Tooth Loss

Tooth Loss: Overview

Alternative Names: Edentulism

Tooth loss involves one or more teeth falling out or being extracted due to injury or disease.

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Causes and Development

Causes include mouth trauma, tooth decay, gum disease, or jaw disease.  Gum disease is the leading cause of tooth loss among adults.

Tooth loss is also linked to smoking, heart disease and diabetes.

As people age, plaque accumulation, gum recession, old fillings and mouth dryness become significant risk factors.

Interestingly, one major cause of tooth loss is... tooth loss.  When teeth are lost, the remaining teeth can shift into the gaps and this shifting further destabilizes the teeth.

Treatment and Prevention

It is important to replace lost teeth as soon as is possible, in order to prevent further tooth loss and other conditions such as TMJ dysfunction.

Signs, symptoms & indicators of Tooth Loss:

Symptoms - Head - Mouth/Oral

Conditions that suggest Tooth Loss:

Musculo-Skeletal

TMJ Problems

Dental conditions such as a high filling or displaced teeth due to tooth loss can cause TMJ.  When teeth shift due to earlier loss of teeth, this can result in tooth/jaw misalignment.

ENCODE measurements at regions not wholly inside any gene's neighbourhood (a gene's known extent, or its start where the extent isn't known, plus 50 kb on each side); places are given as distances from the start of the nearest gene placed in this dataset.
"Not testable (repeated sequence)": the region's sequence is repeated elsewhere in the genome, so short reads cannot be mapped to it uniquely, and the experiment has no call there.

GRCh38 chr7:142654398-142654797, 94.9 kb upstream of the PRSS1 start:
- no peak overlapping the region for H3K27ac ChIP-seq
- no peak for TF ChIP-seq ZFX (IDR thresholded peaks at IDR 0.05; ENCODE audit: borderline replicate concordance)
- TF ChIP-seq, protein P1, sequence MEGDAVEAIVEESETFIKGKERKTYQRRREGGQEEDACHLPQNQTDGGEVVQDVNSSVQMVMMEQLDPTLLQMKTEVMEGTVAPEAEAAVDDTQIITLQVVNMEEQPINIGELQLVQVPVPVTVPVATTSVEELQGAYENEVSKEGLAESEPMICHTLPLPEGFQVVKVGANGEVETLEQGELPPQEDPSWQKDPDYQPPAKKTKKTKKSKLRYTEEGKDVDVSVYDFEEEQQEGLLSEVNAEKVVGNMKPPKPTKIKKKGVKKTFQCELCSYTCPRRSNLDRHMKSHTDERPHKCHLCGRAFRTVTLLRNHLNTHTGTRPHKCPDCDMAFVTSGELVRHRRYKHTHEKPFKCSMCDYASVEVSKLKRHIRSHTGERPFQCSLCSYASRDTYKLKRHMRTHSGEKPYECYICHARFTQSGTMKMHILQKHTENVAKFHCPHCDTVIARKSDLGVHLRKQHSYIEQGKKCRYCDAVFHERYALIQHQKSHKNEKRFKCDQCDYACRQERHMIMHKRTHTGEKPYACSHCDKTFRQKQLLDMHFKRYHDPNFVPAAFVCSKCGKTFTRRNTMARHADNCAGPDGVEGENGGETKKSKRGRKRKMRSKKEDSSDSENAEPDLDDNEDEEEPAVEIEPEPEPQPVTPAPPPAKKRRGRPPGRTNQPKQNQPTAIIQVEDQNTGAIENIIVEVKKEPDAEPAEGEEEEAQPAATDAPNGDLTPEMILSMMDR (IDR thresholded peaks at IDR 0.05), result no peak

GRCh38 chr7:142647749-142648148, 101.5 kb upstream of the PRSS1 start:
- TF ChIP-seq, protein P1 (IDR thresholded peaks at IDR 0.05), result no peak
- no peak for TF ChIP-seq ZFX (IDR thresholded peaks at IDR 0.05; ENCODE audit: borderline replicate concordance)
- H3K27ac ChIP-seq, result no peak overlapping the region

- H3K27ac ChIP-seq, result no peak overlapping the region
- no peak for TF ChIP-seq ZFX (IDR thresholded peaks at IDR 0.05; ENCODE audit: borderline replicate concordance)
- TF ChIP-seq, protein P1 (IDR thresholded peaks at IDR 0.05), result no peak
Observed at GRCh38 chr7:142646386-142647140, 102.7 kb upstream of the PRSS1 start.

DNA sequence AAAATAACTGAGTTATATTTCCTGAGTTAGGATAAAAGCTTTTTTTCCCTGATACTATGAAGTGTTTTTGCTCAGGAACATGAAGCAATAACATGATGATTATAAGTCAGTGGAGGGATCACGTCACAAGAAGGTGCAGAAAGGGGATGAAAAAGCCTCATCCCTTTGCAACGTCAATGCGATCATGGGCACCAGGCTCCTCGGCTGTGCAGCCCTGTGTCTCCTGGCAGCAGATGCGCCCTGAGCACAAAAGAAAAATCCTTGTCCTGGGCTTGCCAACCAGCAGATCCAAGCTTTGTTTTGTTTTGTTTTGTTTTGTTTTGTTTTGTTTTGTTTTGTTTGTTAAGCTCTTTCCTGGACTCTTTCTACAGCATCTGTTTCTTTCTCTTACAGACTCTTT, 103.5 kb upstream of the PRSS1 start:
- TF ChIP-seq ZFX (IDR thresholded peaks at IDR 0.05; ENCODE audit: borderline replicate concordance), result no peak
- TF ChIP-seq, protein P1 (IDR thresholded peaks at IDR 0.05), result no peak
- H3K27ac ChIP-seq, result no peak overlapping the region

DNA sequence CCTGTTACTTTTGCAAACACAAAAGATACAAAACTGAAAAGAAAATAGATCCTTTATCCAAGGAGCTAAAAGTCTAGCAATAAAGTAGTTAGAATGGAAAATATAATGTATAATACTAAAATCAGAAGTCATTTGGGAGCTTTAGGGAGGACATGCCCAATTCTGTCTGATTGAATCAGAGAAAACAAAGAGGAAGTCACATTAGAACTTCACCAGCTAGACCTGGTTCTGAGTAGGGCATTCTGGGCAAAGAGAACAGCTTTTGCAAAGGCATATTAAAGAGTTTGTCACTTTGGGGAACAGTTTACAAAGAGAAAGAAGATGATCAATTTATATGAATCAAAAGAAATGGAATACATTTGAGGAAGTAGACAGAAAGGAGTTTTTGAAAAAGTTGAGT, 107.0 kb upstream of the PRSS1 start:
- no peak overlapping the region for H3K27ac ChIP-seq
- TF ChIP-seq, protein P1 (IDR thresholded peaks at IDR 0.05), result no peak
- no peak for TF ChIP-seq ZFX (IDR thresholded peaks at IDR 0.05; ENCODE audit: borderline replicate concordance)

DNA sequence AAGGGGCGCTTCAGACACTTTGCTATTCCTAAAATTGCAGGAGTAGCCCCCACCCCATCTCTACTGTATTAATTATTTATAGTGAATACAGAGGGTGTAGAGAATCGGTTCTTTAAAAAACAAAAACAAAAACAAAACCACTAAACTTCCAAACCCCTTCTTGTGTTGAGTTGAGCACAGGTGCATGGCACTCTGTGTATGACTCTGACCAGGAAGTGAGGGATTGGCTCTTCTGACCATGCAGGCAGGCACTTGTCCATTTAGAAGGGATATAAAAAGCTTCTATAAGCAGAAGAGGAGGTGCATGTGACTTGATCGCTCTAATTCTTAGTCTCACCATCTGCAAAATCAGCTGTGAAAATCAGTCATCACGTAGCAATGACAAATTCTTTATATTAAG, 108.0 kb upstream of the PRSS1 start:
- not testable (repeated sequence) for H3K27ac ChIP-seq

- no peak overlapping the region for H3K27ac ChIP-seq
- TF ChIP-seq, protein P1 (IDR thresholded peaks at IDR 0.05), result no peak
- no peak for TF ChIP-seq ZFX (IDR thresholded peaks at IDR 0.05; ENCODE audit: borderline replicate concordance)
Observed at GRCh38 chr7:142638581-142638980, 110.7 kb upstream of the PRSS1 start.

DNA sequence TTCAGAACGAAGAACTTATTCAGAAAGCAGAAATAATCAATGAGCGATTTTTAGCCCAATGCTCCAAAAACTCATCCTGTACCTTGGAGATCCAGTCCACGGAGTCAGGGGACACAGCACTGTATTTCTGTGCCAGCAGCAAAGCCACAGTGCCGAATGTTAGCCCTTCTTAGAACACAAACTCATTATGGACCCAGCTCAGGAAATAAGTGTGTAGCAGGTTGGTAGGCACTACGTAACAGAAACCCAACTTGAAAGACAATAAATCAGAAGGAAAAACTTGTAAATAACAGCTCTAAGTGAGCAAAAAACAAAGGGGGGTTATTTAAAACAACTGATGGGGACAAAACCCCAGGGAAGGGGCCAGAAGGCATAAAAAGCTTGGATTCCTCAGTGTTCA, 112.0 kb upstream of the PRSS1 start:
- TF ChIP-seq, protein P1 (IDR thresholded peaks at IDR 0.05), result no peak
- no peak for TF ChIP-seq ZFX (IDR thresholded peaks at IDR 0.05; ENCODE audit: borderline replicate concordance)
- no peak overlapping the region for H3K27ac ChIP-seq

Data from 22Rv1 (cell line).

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Risk factors for Tooth Loss:

Circulation

Dental

Bruxism (Clenching/Grinding Teeth)

Severe tooth grinding can gradually destroy teeth by causing them to wear down, chip or fracture.

Musculo-Skeletal

Tooth Loss suggests the following may be present:

Organ Health

Kidney Disease

For reasons not yet fully understood, adults without teeth appear more likely to have chronic kidney disease.

Tooth Loss can lead to:

Mental

Senile Dementia

A 2012 study published in the Journal of the American Geriatrics Society found that those who couldn't chew properly because they were missing teeth and didn't wear dentures were at increased risk (91% for men, 22% for women) for developing dementia than those who were able to chew normally.  Those who could chew properly but didn't brush daily also had increased risk (22% for men, 65% for women).  Among those who had not seen their dentist within the last 12 months there was also increased risk (89% for men, 12% for women) compared to those who had seen the dentist two or more times.

It is believed that the inflammation associated with periodontal disease may affect the brain, contributing to dementia, and that those with fewer teeth who don't wear dentures may develop dietary deficiencies that are related to dementia.

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